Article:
The chances of indicting Syria's Assad for war crimes
The rockets sounded different that night. This time they lacked the explosive impact that had so frequently accompanied attacks on opposition-held areas in Syria.
On 21 August 2013, rockets loaded with sarin warheads were launched into eastern Ghouta. Cooler weather allowed the nerve gas to permeate into lower levels of buildings as it spread across parts of the rebel stronghold.
"It was like Judgement Day, as if people were ants killed with fly spray," says Eman F., a trained nurse and mother of three children. "Many people were dead on the road, cars stopped, people packed into them [as if they died trying to flee]." Eman told her brother to take the children to safety before she rushed to the local hospital where she worked. Her husband, Mohammed F., followed shortly after to assist with first aid.
Throughout the conflict, civilians have often sought shelter from airstrikes, shelling and other indiscriminate attacks in the lower levels of buildings, and this particular night would be no different. "Many people came to the hospital because the hospital is in a basement," says Mohammed. "I went to my wife and told her to come outside and see what was happening. When I went back up ... a rocket landed in front of the hospital. I couldn't feel anything."
Eman weeps as she recalls re-surfacing from the basement to see what was unfolding, only to find her husband convulsing on the ground like dozens of others around him. "It was a terrible scene that I cannot describe to you," says Eman, as the cigarette she holds starts to burn through the filter.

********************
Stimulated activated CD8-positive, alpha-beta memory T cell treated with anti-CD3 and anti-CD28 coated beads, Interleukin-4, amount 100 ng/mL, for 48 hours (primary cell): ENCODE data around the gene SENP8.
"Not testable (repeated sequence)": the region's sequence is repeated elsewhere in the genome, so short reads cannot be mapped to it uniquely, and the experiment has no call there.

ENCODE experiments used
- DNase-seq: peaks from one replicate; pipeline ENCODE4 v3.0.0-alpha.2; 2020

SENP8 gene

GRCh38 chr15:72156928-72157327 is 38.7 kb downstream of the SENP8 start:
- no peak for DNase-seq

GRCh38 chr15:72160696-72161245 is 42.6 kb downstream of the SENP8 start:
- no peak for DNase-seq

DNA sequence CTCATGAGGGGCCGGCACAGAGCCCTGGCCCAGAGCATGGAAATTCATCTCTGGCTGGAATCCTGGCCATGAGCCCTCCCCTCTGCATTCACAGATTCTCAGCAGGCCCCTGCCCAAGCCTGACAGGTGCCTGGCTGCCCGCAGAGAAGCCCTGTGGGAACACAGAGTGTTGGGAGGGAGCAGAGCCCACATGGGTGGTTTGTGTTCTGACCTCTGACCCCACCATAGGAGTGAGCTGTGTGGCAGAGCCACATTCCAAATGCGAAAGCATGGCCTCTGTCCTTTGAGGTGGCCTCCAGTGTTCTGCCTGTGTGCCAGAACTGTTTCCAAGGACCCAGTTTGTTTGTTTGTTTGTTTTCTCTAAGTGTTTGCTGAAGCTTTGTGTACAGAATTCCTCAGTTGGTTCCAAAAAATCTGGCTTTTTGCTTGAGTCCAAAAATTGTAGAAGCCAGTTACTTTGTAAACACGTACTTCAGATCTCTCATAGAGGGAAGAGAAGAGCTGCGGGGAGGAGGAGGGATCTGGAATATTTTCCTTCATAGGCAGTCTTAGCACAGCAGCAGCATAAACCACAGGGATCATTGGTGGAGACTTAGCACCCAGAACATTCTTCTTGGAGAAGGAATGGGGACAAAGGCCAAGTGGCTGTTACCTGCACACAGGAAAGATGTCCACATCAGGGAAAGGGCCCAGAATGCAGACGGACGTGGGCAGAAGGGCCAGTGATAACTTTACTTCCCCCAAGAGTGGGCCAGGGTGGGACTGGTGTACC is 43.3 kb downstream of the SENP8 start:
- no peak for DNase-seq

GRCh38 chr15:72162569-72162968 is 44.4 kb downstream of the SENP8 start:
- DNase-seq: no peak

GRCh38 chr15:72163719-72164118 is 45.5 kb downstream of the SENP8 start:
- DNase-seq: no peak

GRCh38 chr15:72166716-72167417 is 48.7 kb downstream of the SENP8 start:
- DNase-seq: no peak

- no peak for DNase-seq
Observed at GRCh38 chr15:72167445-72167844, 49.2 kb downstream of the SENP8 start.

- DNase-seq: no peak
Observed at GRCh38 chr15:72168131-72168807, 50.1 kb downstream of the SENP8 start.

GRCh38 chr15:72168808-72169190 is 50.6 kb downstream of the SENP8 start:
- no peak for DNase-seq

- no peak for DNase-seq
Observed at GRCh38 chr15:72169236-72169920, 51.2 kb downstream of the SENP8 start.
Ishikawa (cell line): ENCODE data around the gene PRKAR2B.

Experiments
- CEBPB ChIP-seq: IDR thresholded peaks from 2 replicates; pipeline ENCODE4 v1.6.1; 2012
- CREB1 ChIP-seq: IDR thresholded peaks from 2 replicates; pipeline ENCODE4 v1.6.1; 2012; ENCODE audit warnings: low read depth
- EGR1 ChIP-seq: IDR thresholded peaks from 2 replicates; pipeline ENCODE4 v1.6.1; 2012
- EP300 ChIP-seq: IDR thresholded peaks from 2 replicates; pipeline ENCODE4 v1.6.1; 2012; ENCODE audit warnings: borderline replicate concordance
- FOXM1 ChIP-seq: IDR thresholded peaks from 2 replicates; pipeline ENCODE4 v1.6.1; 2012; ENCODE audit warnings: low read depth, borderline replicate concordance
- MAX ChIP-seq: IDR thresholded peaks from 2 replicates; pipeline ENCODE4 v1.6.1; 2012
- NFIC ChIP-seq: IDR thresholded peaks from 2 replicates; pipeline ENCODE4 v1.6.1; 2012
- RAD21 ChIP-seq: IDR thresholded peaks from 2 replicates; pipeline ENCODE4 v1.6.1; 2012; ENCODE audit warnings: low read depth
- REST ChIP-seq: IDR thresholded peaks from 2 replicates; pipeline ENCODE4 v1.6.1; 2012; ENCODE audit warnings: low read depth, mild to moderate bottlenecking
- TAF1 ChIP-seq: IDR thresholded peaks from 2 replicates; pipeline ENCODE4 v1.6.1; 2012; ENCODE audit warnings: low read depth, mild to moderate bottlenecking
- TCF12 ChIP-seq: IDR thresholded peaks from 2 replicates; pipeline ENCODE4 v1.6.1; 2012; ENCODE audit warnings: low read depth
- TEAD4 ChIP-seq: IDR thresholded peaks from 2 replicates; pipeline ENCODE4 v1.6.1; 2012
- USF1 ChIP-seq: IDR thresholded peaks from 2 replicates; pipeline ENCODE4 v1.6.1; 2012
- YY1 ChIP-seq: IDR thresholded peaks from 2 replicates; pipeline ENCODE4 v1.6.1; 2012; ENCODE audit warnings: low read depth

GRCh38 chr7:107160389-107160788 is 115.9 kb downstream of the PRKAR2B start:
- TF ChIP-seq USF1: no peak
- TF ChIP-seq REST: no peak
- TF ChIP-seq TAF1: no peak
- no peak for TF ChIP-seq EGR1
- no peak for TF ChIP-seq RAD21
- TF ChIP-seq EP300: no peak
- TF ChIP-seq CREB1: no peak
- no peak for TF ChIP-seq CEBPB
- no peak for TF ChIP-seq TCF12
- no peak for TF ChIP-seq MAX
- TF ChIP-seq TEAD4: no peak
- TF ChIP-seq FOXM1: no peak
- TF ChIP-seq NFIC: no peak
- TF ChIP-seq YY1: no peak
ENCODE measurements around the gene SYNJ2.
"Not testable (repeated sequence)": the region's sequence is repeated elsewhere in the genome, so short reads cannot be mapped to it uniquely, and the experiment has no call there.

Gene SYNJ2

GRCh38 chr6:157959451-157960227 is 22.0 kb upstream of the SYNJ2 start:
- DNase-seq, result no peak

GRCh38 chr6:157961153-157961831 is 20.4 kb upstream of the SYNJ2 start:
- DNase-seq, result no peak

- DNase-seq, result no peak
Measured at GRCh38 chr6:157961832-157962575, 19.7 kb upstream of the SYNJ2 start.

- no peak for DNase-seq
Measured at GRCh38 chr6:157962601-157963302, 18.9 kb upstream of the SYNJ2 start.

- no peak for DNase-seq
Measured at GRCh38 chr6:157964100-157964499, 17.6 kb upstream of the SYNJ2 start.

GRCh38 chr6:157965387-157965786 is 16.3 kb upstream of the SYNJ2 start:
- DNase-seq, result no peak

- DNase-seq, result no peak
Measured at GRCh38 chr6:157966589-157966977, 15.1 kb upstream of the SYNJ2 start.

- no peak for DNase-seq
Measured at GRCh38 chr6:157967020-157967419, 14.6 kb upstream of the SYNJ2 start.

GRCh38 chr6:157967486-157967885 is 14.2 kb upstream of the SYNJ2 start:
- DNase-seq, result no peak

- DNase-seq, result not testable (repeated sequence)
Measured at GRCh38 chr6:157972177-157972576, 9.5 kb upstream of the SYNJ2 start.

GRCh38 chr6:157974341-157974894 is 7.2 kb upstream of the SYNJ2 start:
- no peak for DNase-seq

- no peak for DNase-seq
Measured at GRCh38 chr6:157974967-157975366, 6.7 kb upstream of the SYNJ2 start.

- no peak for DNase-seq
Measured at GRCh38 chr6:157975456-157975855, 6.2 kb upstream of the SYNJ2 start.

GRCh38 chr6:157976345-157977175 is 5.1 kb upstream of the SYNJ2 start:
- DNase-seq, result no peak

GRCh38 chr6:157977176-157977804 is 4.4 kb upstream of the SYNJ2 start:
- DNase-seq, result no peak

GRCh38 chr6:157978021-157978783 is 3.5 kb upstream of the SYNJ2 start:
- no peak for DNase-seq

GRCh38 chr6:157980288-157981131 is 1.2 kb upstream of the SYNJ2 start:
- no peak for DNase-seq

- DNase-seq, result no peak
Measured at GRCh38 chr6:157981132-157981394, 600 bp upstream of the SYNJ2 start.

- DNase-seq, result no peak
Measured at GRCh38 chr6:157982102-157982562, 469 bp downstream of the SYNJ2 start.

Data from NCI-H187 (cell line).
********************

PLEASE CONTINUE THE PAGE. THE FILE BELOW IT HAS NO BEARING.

"I did not know what had happened. I left to get atropine injections to help my husband in case of suffocation. When I returned to give him the needle, my colleague and I didn't feel anything, nor do I remember anything after."
Sarin, a chemical warfare agent, had gripped its victims. Its odourless presence only made itself known after it had already begun to paralyse the body's respiratory system. In most cases, those who did not survive died of asphyxia. Survivors blamed the Syrian regime for the attack.
Civilians directly targeted
To this day, Eman struggles with what she saw that August night in eastern Ghouta. The panic attacks are a constant reminder of what she lost – including her eldest son. Eman and her husband Mohammed discovered the fate of their 19-year-old son when a relative identified the boy days later in images posted online. They were never given the chance to recover his body, which was buried in a mass grave shortly after the attack.
But they aren't the only ones who lost a loved one that night. At least 1,000 people were killed in the attack, including more than 400 children, according to several independent sources. Targeting civilians with the use of chemical weapons constitutes a war crime under international law.
"To this day, I imagine the children who were dying in front of my eyes," says Thaer H., a Syrian journalist who documented the attack. "I was not a medic. I did not know how to save someone dying in front of me – we were not trained in how to deal with [toxic] gases."